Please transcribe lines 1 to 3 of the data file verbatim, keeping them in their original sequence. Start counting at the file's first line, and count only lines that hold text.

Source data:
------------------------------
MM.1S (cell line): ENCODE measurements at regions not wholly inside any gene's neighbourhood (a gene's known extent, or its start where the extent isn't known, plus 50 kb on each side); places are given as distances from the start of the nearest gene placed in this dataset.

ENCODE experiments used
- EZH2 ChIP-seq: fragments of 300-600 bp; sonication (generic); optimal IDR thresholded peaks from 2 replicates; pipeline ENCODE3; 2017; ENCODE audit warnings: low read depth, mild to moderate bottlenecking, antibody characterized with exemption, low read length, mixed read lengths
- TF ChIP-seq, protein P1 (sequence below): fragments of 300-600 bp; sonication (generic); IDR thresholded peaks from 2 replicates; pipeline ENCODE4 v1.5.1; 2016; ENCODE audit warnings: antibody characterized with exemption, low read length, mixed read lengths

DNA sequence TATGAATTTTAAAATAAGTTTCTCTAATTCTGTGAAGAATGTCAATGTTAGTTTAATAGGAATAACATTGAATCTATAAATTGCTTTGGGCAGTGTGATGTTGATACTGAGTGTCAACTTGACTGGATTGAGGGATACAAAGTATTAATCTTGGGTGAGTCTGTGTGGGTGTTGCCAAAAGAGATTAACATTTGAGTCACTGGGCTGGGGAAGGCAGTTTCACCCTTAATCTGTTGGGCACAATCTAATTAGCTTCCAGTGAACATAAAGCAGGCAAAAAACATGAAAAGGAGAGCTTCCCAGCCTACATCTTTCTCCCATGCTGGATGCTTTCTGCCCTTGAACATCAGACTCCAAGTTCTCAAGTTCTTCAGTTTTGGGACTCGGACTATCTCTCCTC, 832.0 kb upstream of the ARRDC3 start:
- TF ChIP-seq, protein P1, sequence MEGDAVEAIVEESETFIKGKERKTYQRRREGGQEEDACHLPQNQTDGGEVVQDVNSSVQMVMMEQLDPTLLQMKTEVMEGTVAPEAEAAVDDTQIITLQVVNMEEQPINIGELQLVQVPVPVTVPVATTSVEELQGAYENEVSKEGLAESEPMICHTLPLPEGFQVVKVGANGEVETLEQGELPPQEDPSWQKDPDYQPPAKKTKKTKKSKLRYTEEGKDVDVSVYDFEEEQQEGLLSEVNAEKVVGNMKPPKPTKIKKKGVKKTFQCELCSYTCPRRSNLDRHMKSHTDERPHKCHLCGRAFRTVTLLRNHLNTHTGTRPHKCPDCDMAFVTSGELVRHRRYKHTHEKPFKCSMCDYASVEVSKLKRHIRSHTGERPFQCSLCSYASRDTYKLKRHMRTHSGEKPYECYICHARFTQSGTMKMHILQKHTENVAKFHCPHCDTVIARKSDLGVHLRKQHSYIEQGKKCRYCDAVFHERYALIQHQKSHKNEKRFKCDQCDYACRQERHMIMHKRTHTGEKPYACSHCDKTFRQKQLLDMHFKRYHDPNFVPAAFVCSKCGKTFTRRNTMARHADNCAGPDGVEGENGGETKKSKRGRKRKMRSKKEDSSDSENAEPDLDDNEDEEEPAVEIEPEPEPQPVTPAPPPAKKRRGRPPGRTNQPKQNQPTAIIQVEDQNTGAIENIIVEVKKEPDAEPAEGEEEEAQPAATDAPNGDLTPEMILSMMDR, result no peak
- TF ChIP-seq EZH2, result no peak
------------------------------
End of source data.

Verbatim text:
MM.1S (cell line): ENCODE measurements at regions not wholly inside any gene's neighbourhood (a gene's known extent, or its start where the extent isn't known, plus 50 kb on each side); places are given as distances from the start of the nearest gene placed in this dataset.

ENCODE experiments used
- EZH2 ChIP-seq: fragments of 300-600 bp; sonication (generic); optimal IDR thresholded peaks from 2 replicates; pipeline ENCODE3; 2017; ENCODE audit warnings: low read depth, mild to moderate bottlenecking, antibody characterized with exemption, low read length, mixed read lengths